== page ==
But one “very disturbing trend” for this group of children is they are “four times more likely to be prescribed an anti-psychotic” for irritability or behavioral problems which are not the psychotic episodes — such as hallucinations and extreme mental disturbances — the drugs are meant to treat, she said.

Anti-psychotics are being used to help “restrain” or calm troubled youths “because of their somnolence effect,” she said. However, she and others said doctors should consider whether the serious physical side effects, which include weight gain, sexual dysfunction and suicidal thoughts, outweigh the sometimes questionable short-term benefits.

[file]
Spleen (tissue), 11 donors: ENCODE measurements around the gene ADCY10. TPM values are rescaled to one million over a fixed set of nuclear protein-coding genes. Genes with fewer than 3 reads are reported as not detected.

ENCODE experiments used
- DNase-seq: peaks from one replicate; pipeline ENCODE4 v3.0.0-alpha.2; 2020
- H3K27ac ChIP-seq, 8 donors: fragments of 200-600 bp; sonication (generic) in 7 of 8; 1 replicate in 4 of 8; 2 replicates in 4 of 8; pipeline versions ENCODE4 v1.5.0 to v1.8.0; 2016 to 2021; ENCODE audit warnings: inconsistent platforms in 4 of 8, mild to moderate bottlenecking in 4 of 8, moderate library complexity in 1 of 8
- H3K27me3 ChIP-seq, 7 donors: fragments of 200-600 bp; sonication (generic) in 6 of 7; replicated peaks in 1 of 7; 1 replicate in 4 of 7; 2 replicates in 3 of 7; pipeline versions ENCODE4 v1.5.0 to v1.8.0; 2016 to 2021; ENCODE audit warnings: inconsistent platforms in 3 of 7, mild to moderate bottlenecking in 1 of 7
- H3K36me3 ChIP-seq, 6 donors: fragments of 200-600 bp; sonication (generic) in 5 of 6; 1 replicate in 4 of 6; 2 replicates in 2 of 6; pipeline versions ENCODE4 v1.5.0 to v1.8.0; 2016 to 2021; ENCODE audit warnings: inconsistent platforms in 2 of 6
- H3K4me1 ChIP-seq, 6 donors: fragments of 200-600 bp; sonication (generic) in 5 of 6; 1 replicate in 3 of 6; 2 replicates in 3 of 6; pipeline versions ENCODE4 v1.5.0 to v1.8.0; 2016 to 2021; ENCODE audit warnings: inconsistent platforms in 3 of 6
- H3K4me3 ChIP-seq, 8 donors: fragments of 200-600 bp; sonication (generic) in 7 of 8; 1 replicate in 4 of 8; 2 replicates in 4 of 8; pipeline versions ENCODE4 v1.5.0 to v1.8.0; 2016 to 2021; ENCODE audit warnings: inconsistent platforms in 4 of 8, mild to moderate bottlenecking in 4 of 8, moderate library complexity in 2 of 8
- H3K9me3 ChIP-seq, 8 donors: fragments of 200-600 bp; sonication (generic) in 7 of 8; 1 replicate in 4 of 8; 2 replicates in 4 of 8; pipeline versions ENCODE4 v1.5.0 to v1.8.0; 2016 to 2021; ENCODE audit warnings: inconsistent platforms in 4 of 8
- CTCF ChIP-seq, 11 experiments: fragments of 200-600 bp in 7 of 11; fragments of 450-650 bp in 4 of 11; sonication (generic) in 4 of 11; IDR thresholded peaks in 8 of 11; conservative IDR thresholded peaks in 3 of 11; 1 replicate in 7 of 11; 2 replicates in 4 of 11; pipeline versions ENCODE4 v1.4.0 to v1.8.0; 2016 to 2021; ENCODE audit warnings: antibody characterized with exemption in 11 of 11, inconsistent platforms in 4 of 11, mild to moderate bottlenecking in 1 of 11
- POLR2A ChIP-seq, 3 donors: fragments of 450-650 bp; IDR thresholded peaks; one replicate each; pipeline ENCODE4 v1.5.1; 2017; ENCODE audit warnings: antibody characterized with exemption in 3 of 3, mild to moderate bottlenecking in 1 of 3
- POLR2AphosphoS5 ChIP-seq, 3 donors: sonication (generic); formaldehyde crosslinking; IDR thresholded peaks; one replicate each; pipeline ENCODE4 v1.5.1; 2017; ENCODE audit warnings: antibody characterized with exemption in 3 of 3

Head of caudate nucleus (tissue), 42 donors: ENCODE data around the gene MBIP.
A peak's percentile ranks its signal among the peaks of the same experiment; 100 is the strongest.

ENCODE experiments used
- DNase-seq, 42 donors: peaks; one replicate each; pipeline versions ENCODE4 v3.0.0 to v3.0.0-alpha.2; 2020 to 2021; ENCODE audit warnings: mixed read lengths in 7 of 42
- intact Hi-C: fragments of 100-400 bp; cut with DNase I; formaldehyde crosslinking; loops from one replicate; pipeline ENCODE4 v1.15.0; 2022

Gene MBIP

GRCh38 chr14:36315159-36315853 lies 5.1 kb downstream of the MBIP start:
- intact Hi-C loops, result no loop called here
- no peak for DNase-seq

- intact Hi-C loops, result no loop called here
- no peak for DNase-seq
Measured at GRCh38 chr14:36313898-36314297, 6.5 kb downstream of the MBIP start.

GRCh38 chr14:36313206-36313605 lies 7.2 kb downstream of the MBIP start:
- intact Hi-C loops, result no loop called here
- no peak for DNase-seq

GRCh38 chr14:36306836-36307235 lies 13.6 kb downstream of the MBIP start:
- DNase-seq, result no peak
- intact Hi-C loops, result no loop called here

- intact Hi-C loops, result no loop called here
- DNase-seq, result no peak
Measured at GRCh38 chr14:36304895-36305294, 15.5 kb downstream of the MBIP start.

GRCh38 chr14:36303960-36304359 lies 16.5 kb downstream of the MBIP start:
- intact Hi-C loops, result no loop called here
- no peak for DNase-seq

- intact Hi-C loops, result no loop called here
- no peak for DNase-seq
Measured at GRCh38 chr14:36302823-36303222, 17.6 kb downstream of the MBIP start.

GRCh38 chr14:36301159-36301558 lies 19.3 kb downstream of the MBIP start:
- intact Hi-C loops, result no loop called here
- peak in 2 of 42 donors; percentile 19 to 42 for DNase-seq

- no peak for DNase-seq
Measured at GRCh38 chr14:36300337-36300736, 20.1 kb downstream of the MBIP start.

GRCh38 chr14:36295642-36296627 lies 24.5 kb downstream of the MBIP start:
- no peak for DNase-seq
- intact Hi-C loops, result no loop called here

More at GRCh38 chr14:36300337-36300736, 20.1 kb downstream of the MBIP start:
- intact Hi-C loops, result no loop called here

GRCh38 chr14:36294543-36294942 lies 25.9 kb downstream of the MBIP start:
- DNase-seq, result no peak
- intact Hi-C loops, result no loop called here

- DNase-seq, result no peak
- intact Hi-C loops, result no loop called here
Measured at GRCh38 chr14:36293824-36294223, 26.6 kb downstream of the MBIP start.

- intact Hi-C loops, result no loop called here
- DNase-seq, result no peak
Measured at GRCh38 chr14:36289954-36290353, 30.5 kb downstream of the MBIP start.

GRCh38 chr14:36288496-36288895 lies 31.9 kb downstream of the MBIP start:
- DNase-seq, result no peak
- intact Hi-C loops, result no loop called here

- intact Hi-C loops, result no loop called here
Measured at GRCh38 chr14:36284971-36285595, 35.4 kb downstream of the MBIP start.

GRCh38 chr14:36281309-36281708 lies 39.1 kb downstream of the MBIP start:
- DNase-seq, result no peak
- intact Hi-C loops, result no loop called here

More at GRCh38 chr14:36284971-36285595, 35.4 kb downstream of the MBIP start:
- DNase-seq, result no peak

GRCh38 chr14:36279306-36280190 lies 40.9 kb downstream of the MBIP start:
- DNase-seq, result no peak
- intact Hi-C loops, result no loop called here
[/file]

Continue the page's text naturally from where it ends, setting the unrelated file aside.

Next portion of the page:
Speakers didn’t discount the importance of pharmaceuticals in providing needed medical care and relief; rather the criticism lay in claims that many of the medications being prescribed don’t adequately tackle the root causes of many mental health problems.

Jaakko Seikkula, a psychotherapist and professor at the University of Jyvaskyla, Finland, said that mental health problems, including anxiety, depression and psychoses, represent the body’s reaction to unbearable or unmanageable situations. “It’s a question of being in an extremely stressful situation,” he said.

While medicinal treatment can be appropriate depending on the severity of the emotional reaction, many problems can be managed in the long term with dialogue, he told CNS.

He said this so-called “Open Dialogue Treatment,” which he helped develop, brings patients, family members and peers together with the help of trained professionals to learn to talk about their struggles, understand each other’s feelings and develop healthier ways to deal with problems.